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Eurasia, Bridgnorth

Bridgnorth | | Published:

Reviewer's rating ***** Rex M Key enjoys a relaxed evening at a long-established friendly venue with great atmosphere.

Reviewer's rating ***** Restaurants come and go but at Bridgnorth the Eurasia seems to have gone on for . . . well, 35 years actually, writes Rex M Key. And its standards have never wavered.

I first went there in 1975, when it opened, and I was impressed then.

It is still impressive now, and other people agree because it was a recommendation from a reader which prompted my latest visit, on a Thursday evening.

Arriving shortly after the Archers' broadcast, my wife and I found a busy reception area with smart waiters delivering pre-meal drinks and taking orders.

The Eurasia always seems to buzz, the front of house staff never seem lost for something to do, and in the dining area the activity continues with waiting on staff quietly moving back and forth with sizzling platters, or flaming Hostess trolleys, or relaying tables with black tablecloths, and deep red runners and menus and wine lists and . . . well they are never still.

It is however still possible to relax amid this hubbub, but there is a distinct liveliness about the place.

The menu, as in all tandoori restaurants, is exhaustive. Columns and columns of curries with 15 sections, not to mention the chef's recommendations, and the house specialities and the side dishes and sundries.

Then, at the end, are the six English dishes which were, as far as I could see, thankfully ignored by the discerning diners.

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Our table was soon ready and the waiter carried our drinks (mine was a Cobra beer) through to the tastefully furnished and decorated restaurant. Stylish, comfortable chairs, modern, abstract prints on the walls, moderated lighting, black table cloths with red table runner and plenty of room between tables created a civilised and convivial atmosphere.

Two popadoms soon appeared with three dishes containing a tomato dip, a selection of diced salad vegetables and a rather memorable lime chutney, very very good but quite sharp. Plus there was a sauce boat with a yogurt mix. These pre-starter tasters were most enjoyable.

There were 18 starters offering the traditional kebabs, as well as fried prawns, and tikka and pakora and too many others to mention. My choice was the lamb tikka (£3.25). It was top quality lamb gently cooked until beautifully tender. That would be enough, but the nice-sized pieces of meat had been marinated in an expertly chosen spicy mixture making the presentation even better. The green salad was crispy fresh.

Meanwhile, Libby was feasting on the vegetable stuffed pepper (£3.75). It came admirably char-grilled and her first mouthful was met with an immediate "wow", then there was what she described as "an explosion of spices". Very enjoyable.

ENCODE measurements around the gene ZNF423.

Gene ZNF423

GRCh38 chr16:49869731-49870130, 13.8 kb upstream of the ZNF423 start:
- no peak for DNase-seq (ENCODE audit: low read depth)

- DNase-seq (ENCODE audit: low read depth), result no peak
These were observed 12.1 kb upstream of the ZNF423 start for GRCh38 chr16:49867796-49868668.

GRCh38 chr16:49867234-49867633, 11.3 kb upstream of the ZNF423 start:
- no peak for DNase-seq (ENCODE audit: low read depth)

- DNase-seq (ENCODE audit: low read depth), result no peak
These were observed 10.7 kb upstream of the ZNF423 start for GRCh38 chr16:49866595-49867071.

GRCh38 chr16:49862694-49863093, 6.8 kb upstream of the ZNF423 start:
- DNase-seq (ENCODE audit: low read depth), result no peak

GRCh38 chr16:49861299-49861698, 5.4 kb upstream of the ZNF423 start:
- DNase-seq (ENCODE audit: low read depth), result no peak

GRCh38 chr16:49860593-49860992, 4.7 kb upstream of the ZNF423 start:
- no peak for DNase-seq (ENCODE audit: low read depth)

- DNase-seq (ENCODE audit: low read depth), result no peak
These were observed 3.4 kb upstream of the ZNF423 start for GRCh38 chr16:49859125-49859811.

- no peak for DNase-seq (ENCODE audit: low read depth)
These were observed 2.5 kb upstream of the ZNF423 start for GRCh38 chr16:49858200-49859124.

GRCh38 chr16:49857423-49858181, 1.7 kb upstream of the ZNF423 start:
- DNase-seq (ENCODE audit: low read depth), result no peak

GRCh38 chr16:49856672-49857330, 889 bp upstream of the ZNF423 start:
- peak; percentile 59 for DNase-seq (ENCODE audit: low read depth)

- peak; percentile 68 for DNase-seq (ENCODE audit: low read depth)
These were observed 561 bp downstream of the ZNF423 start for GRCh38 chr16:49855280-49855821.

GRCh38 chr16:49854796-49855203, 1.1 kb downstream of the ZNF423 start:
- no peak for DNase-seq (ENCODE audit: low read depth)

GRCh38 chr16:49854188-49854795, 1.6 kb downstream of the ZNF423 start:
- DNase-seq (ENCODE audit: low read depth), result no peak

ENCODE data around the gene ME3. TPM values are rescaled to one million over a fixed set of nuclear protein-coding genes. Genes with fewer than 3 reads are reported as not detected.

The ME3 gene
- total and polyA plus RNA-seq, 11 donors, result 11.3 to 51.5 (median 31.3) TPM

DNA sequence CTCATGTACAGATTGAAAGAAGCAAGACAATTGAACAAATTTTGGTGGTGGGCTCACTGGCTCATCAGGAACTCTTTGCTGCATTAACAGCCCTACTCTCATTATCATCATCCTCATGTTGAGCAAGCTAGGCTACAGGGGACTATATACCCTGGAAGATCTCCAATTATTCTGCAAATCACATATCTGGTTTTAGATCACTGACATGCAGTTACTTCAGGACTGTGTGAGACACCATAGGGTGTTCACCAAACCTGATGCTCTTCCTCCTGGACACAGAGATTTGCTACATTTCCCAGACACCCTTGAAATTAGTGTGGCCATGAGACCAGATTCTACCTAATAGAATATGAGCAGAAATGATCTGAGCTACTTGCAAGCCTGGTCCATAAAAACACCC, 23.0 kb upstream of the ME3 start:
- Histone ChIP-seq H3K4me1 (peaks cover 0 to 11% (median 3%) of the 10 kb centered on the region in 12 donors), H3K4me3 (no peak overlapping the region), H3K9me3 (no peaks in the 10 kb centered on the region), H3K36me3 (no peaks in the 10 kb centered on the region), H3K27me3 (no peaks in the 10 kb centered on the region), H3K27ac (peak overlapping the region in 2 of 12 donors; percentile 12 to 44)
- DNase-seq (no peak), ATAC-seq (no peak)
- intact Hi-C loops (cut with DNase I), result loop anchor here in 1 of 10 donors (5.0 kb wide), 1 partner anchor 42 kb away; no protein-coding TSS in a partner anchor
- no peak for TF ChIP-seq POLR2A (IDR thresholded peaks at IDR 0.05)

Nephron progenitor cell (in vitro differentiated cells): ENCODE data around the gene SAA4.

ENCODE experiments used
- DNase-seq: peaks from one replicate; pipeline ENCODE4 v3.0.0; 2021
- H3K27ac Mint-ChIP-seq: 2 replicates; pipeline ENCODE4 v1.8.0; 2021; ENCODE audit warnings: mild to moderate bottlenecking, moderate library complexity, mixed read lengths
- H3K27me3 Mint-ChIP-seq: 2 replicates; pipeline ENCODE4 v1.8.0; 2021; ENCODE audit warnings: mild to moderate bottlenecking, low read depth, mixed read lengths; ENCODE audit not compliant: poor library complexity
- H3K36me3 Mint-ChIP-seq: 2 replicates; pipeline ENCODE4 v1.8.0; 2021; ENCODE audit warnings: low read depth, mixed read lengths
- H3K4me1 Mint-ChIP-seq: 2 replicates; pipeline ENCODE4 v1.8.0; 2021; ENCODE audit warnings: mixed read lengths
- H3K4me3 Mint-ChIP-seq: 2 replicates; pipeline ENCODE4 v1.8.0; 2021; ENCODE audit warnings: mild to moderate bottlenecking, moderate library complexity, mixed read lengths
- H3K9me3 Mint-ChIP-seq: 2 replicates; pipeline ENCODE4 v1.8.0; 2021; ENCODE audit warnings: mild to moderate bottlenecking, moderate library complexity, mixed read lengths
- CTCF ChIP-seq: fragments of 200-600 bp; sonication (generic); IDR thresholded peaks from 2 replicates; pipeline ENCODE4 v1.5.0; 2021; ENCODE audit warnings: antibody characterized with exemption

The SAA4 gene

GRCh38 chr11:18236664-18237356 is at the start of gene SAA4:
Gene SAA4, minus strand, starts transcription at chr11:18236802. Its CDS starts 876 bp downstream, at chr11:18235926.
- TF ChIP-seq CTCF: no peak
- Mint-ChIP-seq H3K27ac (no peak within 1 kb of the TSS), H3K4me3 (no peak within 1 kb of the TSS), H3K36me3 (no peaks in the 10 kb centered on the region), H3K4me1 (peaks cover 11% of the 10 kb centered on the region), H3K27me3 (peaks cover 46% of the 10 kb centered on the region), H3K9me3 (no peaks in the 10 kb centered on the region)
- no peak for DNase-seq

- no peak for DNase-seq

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So far, so brilliant. With something like 144 main dishes the options were almost endless. If I thought I would live long enough I would like to set out and try them all; not enough time or enough extra holes in my belt.

So it was down to the chef's recommendations and I picked the chicken al mashiki (£7.95), tender portions cooked in a massala sauce with ground almond and coconut and served with spinach, cashew nuts and raisins. It was an absolute dream, packed with flavours with a succession of delightful sensations on the tongue. A few more cashew nuts and it would be been perfect.

Having questioned the staff about the comparative tongue-burning qualities of the dansak dishes, Libby ordered king prawn dansak (£8.95). Described on the menu as sweet, sour and hot dish cooked with lentils and fresh herbs. Not as contrastingly sweet and sour as she had expected but very tasty and packing a punch.

We shared a garlic fried rice (£2.45) and a mushroom rice (£2.85), along with a garlic nan bread (£2.35). For me it was perfect, for Libby too much to finish off and still feel comfortable.

I didn't need to have a dessert; truth be told I didn't really have room for one, but I had one just the same. Chocolate and ice-cream confections at the Eurasia are irresistible. My chocolate pavlova dessert was a dream, and nothing like any pavlova I've had elsewhere.

The prices at the Eurasia are amazingly modest. Of the scores of main dishes offered most were in the £6.75 to £7.75 range. Even adding a couple of pounds or so for rice and the same for nan, to get an excellent course like these for a tenner is brilliant.

I had a bit more of the wine, a Chateau D'or Grenache Merlot (and took the rest of the bottle home) and we enjoyed coffees with complimentary chocolates.

The Eurasia did everything properly and, in my fairly limited experience of Indian cooking, sets a very high standard.

ADDRESS

Eurasia Tandoori Restaurant, 21 West Castle Street, Bridgnorth WV16 4AB

Phone 01746 764895

MENU SAMPLE

STARTERS

Mixed kebab (£3.95); mushroom pakora (£2.95)

MAIN COURSES

Chicken or lamb shorisha, hot dish with mustard,cinnamon, lychee and ginger - bhuna style (£7.95); whole king prawns fried with the shell and cooked with butter, onions and spices (£11.95)

DESSERTS

A huge selection of delicious desserts

ATMOSPHERE

Buzzing but friendly and relaxed

SERVICE

Friendly, attentive yet unobtrusive

DISABLED FACILITIES

The restaurant is wheelchair-friendly

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